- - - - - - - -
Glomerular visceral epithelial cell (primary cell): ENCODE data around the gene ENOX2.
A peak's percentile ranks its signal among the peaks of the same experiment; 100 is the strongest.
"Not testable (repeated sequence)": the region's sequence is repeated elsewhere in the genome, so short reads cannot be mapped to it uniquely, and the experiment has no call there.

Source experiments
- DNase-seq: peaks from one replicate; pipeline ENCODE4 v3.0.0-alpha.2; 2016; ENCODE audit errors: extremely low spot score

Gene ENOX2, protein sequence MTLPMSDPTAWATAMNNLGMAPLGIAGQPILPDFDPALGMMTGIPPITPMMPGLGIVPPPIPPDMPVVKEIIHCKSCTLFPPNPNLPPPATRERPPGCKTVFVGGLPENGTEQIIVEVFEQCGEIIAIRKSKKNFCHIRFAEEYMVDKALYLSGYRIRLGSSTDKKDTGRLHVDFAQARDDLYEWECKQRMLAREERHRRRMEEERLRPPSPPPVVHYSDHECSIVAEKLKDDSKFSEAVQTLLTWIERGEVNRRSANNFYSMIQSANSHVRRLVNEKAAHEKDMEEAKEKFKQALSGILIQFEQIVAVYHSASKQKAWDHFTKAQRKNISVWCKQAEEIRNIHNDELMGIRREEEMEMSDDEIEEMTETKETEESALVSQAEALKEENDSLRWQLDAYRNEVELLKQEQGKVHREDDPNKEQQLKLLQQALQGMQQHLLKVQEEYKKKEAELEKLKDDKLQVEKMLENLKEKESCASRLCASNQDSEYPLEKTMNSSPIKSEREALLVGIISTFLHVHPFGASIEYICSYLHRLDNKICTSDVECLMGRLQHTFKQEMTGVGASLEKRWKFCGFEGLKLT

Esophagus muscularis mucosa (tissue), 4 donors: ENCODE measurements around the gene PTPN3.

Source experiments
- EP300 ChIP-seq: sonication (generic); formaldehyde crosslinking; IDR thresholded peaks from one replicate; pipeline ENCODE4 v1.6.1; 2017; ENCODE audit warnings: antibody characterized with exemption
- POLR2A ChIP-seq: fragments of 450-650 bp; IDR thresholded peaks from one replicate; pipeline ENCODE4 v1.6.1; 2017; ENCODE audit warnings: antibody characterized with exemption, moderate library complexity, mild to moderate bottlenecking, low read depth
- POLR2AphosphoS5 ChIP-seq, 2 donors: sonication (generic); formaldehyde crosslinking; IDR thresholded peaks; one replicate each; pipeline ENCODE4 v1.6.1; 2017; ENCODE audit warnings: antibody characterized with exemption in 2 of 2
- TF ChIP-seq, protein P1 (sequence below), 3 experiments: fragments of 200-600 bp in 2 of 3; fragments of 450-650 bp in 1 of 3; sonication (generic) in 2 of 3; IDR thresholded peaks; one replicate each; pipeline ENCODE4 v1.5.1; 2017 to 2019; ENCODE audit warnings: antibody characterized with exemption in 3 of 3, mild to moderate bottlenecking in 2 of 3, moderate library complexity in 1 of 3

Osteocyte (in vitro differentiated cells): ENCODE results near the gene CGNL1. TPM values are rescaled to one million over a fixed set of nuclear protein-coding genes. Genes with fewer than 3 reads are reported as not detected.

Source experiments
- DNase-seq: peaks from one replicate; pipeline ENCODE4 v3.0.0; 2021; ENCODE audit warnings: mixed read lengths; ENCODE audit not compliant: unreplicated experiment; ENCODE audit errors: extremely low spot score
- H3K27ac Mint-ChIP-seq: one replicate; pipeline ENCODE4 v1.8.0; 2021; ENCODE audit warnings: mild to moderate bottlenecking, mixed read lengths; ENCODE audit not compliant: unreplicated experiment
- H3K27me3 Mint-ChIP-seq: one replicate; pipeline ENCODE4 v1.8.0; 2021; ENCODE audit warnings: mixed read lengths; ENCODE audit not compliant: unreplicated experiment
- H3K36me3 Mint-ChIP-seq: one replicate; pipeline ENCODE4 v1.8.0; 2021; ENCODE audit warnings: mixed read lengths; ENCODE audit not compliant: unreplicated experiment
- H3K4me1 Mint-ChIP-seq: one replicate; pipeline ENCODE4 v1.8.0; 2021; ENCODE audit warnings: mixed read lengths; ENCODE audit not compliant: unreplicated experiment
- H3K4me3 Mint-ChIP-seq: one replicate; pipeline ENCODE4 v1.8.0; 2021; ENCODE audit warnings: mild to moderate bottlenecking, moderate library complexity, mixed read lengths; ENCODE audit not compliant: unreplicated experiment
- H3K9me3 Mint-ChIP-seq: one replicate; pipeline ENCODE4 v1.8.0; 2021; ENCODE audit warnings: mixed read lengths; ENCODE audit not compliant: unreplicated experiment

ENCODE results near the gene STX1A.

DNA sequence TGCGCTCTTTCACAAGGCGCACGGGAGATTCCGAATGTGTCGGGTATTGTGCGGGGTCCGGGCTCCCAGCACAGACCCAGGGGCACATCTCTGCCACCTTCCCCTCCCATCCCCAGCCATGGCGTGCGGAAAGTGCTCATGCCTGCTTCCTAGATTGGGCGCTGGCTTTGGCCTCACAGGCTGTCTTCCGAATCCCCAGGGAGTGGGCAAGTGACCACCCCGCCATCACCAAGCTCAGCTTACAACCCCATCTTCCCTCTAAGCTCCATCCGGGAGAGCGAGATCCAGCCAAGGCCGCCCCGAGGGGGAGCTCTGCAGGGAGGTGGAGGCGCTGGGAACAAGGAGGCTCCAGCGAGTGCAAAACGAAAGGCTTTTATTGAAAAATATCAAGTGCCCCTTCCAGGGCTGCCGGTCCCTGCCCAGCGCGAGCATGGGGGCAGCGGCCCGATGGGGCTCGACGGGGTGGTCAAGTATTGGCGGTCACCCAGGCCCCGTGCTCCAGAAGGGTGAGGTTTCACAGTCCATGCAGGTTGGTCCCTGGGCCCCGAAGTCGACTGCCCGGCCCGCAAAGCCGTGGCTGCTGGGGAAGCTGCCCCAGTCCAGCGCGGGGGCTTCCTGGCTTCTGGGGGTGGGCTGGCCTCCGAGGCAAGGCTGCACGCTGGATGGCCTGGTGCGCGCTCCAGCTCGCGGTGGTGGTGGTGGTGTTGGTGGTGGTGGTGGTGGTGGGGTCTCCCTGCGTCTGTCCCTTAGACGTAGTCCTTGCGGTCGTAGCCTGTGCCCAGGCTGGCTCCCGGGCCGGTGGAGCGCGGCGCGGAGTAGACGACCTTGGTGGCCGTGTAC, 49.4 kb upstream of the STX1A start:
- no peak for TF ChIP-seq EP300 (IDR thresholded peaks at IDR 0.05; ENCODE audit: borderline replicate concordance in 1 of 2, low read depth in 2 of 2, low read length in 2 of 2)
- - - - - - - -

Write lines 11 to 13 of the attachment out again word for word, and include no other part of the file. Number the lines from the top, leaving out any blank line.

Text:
- POLR2AphosphoS5 ChIP-seq, 2 donors: sonication (generic); formaldehyde crosslinking; IDR thresholded peaks; one replicate each; pipeline ENCODE4 v1.6.1; 2017; ENCODE audit warnings: antibody characterized with exemption in 2 of 2
- TF ChIP-seq, protein P1 (sequence below), 3 experiments: fragments of 200-600 bp in 2 of 3; fragments of 450-650 bp in 1 of 3; sonication (generic) in 2 of 3; IDR thresholded peaks; one replicate each; pipeline ENCODE4 v1.5.1; 2017 to 2019; ENCODE audit warnings: antibody characterized with exemption in 3 of 3, mild to moderate bottlenecking in 2 of 3, moderate library complexity in 1 of 3

Osteocyte (in vitro differentiated cells): ENCODE results near the gene CGNL1. TPM values are rescaled to one million over a fixed set of nuclear protein-coding genes. Genes with fewer than 3 reads are reported as not detected.